As a federal appeals court judge, Roberts upheld the use of military tribunals to try detainees suspected of terrorism. The Judiciary Committee's ranking Democrat, Sen. Patrick J. Leahy (Vt.), has said he told Roberts to expect questions on whether President Bush tried to set himself "above the law" in setting torture policy for terrorism suspects.
Leahy has pointed to a controversial memo written by current administration lawyers that gave advice on when torture is appropriate and argued that the president had the right to issue orders violating the Geneva Convention and other international laws. Leahy has said he hopes to get Roberts's opinion on the memo.
The Genocide Convention treaty, which committed nations to preventing and punishing genocide, had been signed by President Harry S. Truman in 1948 but had languished in the Senate without ratification because of conservative opposition.
Roberts noted in his memo that the objections included the argument that the treaty "internationalizes" criminal law, that it could force Americans to stand before an international tribunal, that violent nations would ignore the treaty while hostile ones could use it for "propaganda" purposes, forcing the United States to go before the tribunal because of its actions in Vietnam or other countries.
"These objections are not unfounded," Roberts wrote. But he added that "a consensus has evolved that they are outweighed by the propaganda windfall our failure to ratify the convention has already afforded our international opponents."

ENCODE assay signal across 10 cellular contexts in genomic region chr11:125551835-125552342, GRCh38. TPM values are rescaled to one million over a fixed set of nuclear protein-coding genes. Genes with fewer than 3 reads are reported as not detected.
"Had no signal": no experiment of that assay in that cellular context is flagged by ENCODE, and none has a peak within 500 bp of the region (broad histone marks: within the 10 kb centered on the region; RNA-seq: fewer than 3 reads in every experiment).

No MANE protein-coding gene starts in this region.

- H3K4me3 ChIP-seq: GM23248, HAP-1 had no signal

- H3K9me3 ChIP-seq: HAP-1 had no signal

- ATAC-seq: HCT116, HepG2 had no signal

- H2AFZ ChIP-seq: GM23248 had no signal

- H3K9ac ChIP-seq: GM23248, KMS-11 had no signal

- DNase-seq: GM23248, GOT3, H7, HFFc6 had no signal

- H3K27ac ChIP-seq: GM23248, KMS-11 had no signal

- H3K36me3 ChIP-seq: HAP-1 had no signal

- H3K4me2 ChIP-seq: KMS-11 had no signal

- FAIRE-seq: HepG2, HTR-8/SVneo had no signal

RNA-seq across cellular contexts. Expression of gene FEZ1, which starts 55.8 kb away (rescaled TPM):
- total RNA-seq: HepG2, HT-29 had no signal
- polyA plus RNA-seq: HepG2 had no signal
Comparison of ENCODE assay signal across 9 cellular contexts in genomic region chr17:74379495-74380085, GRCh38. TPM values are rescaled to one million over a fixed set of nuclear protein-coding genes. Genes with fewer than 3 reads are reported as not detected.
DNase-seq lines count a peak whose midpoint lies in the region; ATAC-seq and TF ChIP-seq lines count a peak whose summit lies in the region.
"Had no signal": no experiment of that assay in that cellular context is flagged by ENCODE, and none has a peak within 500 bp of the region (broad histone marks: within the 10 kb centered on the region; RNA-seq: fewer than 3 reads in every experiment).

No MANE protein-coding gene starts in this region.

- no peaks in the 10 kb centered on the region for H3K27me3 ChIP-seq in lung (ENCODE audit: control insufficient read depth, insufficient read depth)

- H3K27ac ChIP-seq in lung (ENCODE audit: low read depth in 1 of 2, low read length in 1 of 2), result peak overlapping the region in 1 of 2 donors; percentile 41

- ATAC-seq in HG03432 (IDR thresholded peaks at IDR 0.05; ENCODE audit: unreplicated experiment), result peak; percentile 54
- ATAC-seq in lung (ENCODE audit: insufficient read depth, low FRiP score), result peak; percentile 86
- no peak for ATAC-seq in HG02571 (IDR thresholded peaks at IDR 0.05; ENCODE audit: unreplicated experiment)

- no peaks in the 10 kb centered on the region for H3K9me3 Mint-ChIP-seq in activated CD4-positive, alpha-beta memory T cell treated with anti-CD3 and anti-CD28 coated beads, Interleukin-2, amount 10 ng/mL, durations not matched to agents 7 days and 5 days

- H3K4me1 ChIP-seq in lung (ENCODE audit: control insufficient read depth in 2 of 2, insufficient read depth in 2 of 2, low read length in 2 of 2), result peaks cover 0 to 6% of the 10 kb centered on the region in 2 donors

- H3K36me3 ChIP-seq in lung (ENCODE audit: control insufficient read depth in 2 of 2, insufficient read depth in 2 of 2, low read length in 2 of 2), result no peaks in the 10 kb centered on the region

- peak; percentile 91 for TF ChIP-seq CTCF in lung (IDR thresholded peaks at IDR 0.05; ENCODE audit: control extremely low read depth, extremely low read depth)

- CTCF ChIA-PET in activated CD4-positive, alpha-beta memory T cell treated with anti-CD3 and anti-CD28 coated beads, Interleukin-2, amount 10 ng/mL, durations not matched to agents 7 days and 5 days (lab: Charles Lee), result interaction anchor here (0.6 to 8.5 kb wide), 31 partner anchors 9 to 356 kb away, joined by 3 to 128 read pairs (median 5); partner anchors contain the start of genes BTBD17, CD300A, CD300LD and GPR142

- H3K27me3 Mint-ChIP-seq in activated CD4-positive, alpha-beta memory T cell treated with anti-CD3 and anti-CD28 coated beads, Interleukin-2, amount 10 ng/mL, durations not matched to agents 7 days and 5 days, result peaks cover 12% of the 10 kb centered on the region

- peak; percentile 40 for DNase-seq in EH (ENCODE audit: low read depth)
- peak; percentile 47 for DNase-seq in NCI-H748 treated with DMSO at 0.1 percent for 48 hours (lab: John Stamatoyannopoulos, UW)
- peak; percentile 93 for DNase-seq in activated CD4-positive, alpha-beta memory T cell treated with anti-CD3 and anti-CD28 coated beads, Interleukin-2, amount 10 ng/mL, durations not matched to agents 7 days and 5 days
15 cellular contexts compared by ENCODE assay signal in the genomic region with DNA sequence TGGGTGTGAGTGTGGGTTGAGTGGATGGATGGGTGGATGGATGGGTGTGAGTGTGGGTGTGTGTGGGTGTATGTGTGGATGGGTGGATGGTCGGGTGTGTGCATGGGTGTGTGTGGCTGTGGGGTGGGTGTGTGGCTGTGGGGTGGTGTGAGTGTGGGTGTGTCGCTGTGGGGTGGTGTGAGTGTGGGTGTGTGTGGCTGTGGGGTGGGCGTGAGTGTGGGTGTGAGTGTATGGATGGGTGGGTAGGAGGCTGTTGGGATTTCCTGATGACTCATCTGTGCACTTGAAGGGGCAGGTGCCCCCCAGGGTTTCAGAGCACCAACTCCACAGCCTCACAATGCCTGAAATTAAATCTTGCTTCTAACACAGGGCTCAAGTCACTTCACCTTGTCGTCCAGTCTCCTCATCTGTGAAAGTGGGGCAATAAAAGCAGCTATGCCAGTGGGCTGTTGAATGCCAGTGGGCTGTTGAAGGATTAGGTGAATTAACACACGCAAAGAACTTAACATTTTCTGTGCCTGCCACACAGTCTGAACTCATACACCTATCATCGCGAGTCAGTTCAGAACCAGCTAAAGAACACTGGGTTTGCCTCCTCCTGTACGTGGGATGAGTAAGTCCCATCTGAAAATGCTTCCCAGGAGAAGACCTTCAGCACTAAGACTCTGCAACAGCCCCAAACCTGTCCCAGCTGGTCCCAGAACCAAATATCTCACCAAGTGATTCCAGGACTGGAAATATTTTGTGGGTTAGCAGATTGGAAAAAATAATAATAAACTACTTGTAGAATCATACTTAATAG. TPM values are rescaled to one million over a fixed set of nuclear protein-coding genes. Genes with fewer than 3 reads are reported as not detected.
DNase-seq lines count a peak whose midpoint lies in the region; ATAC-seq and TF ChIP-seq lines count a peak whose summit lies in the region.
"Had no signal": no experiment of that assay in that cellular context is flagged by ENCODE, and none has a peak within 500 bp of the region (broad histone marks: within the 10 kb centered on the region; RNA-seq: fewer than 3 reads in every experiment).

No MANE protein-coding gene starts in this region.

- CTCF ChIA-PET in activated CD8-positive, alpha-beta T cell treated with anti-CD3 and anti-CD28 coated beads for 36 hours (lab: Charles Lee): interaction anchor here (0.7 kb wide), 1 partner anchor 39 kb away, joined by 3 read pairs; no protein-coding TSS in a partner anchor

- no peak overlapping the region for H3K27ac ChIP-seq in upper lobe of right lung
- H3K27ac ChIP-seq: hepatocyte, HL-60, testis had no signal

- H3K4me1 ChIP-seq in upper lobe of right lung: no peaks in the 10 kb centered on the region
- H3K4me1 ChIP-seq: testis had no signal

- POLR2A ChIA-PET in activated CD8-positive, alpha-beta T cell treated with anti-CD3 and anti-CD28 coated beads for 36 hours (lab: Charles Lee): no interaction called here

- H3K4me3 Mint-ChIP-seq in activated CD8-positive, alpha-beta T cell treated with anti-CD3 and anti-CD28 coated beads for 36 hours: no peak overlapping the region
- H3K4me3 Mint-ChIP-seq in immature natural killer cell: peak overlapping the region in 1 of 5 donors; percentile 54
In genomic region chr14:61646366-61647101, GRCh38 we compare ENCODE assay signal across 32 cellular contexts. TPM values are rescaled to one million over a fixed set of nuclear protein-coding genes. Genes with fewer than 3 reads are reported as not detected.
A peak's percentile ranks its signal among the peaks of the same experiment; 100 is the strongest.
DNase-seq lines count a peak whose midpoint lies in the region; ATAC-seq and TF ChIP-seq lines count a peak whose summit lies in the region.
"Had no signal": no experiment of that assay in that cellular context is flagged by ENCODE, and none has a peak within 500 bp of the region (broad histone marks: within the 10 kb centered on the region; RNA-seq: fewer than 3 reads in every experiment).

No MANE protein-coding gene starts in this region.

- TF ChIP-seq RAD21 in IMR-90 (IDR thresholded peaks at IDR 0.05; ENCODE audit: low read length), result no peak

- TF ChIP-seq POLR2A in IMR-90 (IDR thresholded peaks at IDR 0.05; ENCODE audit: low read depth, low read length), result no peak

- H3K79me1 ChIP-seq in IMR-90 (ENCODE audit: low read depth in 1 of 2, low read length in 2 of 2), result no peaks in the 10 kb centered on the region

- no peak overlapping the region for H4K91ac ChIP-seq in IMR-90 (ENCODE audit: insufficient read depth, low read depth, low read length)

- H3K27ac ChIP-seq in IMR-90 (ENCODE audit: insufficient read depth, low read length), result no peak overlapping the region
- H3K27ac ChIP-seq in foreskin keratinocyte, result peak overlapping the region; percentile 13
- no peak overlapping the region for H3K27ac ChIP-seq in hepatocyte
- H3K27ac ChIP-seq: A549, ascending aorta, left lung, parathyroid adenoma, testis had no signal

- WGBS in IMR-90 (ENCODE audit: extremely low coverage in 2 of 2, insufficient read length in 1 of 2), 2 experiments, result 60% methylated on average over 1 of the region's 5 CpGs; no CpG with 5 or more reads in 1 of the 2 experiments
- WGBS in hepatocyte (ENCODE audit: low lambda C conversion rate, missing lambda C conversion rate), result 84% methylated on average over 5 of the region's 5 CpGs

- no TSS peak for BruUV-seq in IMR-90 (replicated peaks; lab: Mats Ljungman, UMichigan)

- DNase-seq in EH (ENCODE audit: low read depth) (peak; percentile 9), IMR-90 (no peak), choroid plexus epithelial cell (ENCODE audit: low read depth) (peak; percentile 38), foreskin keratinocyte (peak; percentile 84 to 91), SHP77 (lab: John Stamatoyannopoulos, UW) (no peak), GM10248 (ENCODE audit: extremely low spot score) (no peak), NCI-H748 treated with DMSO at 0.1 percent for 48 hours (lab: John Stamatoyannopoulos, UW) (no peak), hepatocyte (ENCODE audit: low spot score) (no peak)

The Reagan administration later declared its support for the convention. The debate, though, has resonance today, since Bush has adamantly opposed subjecting U.S. soldiers to international courts.
In April 1985, the head of the White House Fellowship program asked for guidance when the staff writer for the program's alumni newsletter penned a favorable review of a book criticizing the administration's call for reform of the insanity defense.
In a memo to his boss Fred F. Fielding, Roberts gave his own review. "[Author Lincoln] Caplan documents how infrequently the insanity plea is invoked, and how rarely it is successful, but does not note that, even rarely invoked, the plea imposes staggering costs on the judicial system and, since it is often invoked in celebrated cases, has an effect on public confidence in the law far out of proportion to the number of cases in which it figures."
But he advised against making any changes. "The surest way of according prominence to the book and the review would be to attempt to block the review."
In a Jan. 12, 1984, memo, Roberts raised "serious legal questions" about the president's intended radio address announcing the recall of the U.S. ambassador and suspension of all trade with Nicaragua following the mysterious slaying of a U.S. service member there.
Roberts noted that the suspension of trade required an "unusual or extraordinary threat" and a consultation with Congress. A few months earlier, Roberts chafed at the president's planned remarks at a reception for medical students rescued in the Grenada invasion, objecting to the scripted comment that "we didn't invade Grenada, we rescued Grenada."
"Of course we invaded Grenada, as we invaded France on D-Day," Roberts wrote in a Nov. 4, 1983, memo.
Staff writer R. Jeffrey Smith, researcher Bobbye Pratt and news aide Elliott Postell contributed to this report.